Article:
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Can Congress force Trump to hand over taxes ?

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posted on Apr, 5 2019 @ 03:57 PM
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Its my understanding that we have certain rights as taxpayers. The right to privacy and the right to confidentiality state that taxpayers have the right to expect that any information will not be disclosed unless authorized by the taxpayer or by law. I guess a better question would be is if there is a law that states that a sitting president of the United States, if subpoenaed has to hand over his/her taxes? Can the IRS be subpoenaed and if so under what context?




posted on Apr, 5 2019 @ 04:28 PM
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Unless you are saying that he broke tax law under Obama and the Obama IRS let him slide.

If there is no crime it’s none of my business to see anyone’s tax returns


+1 more 
posted on Apr, 5 2019 @ 04:36 PM
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Can Congress force Trump to hand over taxes ?


Nope.
Sorry liberals

-Chris



posted on Apr, 5 2019 @ 04:38 PM
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Congress is not asking trump for his taxes. They are asking the IRS for them.



posted on Apr, 5 2019 @ 04:42 PM
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a reply to: Christosterone

Yes they can. Now lets see if the IRS complies. Some think that trump may have said something to them about not releasing them but if he did he is in trouble again.


+24 more 
posted on Apr, 5 2019 @ 04:42 PM
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originally posted by: Sillyolme
Congress is not asking trump for his taxes. They are asking the IRS for them.



I haven't heard that one yet. Oh wait, yes I have.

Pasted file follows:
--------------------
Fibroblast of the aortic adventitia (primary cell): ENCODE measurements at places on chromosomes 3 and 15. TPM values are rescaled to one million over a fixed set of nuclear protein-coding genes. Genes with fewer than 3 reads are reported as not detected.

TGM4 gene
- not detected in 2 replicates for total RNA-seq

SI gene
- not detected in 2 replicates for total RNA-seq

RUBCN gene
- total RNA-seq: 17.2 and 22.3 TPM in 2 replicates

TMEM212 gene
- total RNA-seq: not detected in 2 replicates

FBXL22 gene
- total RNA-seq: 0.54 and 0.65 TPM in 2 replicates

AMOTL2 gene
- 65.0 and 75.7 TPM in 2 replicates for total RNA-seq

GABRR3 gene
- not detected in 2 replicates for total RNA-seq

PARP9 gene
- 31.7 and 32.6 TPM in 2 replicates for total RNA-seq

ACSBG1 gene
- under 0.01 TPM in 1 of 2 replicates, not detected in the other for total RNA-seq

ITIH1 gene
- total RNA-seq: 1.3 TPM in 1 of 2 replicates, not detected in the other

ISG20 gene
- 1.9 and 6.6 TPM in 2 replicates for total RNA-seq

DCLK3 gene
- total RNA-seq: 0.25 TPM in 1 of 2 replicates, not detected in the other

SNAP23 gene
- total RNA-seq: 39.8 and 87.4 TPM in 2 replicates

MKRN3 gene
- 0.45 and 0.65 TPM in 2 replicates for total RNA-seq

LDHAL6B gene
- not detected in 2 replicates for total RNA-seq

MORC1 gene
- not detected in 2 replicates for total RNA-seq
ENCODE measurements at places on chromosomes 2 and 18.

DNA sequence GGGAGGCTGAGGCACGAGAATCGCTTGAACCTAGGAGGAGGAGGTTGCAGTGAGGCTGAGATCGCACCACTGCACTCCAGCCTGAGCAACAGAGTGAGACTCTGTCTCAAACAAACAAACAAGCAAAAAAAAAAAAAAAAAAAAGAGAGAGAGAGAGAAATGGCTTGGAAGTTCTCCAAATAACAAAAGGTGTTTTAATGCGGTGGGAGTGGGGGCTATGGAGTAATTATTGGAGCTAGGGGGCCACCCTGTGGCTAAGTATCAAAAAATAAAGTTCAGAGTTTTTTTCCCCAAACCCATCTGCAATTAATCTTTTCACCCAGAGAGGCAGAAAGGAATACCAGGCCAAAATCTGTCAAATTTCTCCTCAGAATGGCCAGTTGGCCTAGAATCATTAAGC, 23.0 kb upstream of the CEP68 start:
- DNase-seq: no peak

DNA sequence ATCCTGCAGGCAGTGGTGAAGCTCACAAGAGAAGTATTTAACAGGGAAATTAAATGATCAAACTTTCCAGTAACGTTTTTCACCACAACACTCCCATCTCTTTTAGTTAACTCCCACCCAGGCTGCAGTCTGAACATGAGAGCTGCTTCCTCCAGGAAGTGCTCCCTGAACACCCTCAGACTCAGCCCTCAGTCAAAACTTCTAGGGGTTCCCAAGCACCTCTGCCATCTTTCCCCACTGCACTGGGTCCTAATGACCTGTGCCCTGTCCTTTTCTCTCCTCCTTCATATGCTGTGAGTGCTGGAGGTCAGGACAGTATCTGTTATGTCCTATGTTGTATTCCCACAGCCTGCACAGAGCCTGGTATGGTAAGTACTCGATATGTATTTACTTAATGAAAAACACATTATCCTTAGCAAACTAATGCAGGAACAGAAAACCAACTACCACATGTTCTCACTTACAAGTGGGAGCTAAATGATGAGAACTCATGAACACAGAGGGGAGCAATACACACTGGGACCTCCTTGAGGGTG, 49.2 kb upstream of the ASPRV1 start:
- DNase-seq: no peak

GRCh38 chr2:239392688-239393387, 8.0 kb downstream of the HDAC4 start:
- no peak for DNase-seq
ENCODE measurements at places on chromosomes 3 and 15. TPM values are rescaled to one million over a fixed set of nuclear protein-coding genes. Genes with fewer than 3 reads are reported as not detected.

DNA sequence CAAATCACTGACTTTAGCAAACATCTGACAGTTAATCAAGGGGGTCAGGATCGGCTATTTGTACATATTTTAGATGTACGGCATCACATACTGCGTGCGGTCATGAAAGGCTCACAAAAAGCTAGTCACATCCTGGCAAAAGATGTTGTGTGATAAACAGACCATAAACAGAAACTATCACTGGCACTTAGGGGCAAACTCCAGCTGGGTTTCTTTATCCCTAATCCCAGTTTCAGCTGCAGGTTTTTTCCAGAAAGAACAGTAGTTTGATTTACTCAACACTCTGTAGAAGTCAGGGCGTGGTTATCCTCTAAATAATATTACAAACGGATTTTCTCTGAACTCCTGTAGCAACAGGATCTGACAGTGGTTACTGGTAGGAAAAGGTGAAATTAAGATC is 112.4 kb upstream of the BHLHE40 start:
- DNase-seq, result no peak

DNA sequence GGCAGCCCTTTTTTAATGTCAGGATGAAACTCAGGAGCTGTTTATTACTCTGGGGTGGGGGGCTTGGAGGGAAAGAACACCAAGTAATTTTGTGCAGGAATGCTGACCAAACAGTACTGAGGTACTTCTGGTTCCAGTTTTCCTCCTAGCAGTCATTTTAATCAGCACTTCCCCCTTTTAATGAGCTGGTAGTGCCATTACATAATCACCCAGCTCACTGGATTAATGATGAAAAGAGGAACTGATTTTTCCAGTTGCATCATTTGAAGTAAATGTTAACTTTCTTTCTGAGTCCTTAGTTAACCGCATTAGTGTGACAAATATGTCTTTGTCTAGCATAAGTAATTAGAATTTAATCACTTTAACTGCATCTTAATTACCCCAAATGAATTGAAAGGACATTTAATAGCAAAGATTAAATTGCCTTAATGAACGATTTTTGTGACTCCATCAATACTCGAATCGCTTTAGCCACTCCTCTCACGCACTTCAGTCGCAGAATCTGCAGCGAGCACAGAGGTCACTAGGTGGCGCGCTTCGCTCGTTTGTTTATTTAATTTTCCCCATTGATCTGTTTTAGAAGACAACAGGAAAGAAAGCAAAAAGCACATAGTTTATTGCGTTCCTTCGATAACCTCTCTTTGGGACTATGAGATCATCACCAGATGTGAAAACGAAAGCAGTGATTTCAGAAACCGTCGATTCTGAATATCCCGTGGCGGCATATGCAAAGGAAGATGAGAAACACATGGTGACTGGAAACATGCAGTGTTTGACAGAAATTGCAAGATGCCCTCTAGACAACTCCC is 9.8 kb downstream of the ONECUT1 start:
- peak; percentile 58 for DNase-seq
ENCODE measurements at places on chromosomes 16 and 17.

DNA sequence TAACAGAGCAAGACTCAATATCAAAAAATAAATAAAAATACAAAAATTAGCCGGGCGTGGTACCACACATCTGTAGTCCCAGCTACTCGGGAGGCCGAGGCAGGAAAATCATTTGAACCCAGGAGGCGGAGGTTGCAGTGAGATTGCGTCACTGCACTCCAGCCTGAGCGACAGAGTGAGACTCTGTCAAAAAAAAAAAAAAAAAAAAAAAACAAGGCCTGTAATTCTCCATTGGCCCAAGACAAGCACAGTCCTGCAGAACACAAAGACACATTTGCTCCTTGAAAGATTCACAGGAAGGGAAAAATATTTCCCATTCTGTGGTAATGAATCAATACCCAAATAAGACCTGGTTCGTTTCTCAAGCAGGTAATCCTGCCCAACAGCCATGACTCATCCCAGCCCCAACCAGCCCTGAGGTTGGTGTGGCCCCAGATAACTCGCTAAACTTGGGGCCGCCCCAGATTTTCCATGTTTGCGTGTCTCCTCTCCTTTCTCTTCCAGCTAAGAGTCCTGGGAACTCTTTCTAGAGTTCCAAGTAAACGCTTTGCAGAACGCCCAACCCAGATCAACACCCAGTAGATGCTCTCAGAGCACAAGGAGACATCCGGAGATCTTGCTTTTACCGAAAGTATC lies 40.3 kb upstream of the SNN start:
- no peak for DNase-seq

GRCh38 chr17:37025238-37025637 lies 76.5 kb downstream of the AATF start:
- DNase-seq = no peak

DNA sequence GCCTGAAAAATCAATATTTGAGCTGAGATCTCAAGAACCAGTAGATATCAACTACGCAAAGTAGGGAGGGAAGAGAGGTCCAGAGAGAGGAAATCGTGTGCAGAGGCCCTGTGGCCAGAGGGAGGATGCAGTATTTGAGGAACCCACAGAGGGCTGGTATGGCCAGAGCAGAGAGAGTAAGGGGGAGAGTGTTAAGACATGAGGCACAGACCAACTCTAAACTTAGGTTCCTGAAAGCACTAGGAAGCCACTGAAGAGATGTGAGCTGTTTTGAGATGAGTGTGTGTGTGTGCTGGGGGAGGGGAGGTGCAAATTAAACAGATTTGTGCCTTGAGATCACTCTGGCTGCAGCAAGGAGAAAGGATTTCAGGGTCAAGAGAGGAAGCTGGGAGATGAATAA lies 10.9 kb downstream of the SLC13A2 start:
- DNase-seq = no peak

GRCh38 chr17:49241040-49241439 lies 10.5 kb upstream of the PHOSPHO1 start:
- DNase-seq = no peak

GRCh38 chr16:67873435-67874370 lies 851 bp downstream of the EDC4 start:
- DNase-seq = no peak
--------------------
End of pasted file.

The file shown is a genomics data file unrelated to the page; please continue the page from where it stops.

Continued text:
They are asking the IRS to break disclosure laws for political purposes.



posted on Apr, 5 2019 @ 04:45 PM
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a reply to: Tartuffe

Pretty sure Nadler knows what he can and cannot ask for and I'm also pretty sure that he is fully within the law to do so.


+5 more 
posted on Apr, 5 2019 @ 04:54 PM
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originally posted by: Sillyolme
a reply to: Tartuffe

Pretty sure Nadler knows what he can and cannot ask for and I'm also pretty sure that he is fully within the law to do so.


Sounds like you like NSA type logic. If you CAN get to it, you should. If he hasn't committed tax fraud or tax crime (the IRS clearly knows his tax status), what stance do you have that an american should be forced to disclose their taxes (i.e. what circumstances?)


+1 more 
posted on Apr, 5 2019 @ 04:57 PM
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Trump said he emailed em to Hillary. This email somehow got lost or something I dunno.


+20 more 
posted on Apr, 5 2019 @ 05:01 PM
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originally posted by: Sillyolme
a reply to: Tartuffe

Pretty sure Nadler knows what he can and cannot ask for and I'm also pretty sure that he is fully within the law to do so.


Lol.

Nadler couldn't find his @$$ with both hands and a map.

You were certain Trump was going down from Mueller too. I'm 'pretty sure' you have a very tenuous grasp of reality.




edit on 4/5/19 by Ksihkehe because: Typo